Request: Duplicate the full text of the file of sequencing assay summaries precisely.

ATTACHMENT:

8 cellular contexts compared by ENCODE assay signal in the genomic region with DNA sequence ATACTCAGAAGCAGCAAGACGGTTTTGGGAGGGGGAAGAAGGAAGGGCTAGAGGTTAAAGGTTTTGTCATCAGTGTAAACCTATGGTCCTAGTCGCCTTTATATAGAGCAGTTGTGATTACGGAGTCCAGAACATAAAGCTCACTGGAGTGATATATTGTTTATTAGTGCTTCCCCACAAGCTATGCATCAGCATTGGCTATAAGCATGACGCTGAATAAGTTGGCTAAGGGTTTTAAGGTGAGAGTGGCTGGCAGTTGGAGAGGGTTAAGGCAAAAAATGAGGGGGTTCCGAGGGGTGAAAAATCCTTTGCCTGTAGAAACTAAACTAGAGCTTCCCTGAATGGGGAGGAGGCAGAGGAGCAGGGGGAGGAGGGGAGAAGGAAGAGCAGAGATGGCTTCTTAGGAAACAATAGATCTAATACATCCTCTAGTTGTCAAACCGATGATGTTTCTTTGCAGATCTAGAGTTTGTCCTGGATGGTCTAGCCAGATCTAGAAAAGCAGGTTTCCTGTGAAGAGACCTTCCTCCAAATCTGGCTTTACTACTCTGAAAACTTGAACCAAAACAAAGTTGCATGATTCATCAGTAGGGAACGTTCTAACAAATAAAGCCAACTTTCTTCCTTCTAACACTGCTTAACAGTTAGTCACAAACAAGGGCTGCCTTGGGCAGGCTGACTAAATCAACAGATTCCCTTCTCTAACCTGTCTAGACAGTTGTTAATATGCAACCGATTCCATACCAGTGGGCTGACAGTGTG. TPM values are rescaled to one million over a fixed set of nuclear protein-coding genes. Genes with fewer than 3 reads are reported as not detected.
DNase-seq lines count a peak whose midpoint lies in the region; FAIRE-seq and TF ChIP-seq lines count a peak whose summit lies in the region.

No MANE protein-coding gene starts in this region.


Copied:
8 cellular contexts compared by ENCODE assay signal in the genomic region with DNA sequence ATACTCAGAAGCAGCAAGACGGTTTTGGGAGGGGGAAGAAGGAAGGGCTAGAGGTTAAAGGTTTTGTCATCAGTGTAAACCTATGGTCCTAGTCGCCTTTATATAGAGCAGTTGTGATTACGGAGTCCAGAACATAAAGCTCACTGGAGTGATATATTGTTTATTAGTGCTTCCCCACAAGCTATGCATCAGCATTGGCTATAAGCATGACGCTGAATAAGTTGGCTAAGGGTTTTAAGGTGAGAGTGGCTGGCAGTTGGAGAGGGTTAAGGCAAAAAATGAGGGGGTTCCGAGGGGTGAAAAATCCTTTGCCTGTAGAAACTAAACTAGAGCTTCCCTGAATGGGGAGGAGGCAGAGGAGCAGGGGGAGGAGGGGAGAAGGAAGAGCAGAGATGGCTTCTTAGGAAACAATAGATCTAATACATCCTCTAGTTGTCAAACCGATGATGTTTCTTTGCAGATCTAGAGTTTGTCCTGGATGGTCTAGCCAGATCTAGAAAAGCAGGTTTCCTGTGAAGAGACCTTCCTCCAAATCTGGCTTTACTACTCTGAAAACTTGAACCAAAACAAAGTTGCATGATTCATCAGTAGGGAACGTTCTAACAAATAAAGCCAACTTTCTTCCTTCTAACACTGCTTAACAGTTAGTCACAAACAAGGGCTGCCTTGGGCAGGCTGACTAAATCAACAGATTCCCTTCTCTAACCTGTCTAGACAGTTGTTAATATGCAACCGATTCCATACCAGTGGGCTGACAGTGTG. TPM values are rescaled to one million over a fixed set of nuclear protein-coding genes. Genes with fewer than 3 reads are reported as not detected.
DNase-seq lines count a peak whose midpoint lies in the region; FAIRE-seq and TF ChIP-seq lines count a peak whose summit lies in the region.

No MANE protein-coding gene starts in this region.